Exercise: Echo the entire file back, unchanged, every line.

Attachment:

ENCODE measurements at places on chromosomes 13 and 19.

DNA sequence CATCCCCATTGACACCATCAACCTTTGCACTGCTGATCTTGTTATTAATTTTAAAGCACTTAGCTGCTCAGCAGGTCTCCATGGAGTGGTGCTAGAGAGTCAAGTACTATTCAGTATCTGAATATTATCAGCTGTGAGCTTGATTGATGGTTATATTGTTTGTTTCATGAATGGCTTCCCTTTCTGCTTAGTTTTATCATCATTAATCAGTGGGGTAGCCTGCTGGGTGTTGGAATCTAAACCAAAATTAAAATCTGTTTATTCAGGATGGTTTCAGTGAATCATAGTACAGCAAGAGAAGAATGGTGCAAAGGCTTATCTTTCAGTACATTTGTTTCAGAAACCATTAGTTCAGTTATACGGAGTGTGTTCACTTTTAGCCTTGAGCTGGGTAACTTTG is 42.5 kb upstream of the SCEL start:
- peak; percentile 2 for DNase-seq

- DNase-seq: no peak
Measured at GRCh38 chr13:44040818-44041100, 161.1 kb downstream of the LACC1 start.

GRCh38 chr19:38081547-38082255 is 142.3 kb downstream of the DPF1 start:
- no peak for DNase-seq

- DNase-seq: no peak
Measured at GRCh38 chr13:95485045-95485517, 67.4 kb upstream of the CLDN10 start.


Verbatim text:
ENCODE measurements at places on chromosomes 13 and 19.

DNA sequence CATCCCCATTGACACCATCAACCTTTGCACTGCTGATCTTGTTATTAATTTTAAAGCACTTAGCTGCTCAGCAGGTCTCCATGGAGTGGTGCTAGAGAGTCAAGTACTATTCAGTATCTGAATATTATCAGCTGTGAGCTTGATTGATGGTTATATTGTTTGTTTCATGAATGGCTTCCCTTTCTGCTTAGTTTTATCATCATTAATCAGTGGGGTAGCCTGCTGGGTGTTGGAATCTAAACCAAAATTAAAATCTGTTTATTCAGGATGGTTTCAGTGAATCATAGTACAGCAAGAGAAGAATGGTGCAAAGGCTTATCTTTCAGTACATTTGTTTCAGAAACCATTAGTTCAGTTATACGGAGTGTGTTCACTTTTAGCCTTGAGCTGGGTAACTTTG is 42.5 kb upstream of the SCEL start:
- peak; percentile 2 for DNase-seq

- DNase-seq: no peak
Measured at GRCh38 chr13:44040818-44041100, 161.1 kb downstream of the LACC1 start.

GRCh38 chr19:38081547-38082255 is 142.3 kb downstream of the DPF1 start:
- no peak for DNase-seq

- DNase-seq: no peak
Measured at GRCh38 chr13:95485045-95485517, 67.4 kb upstream of the CLDN10 start.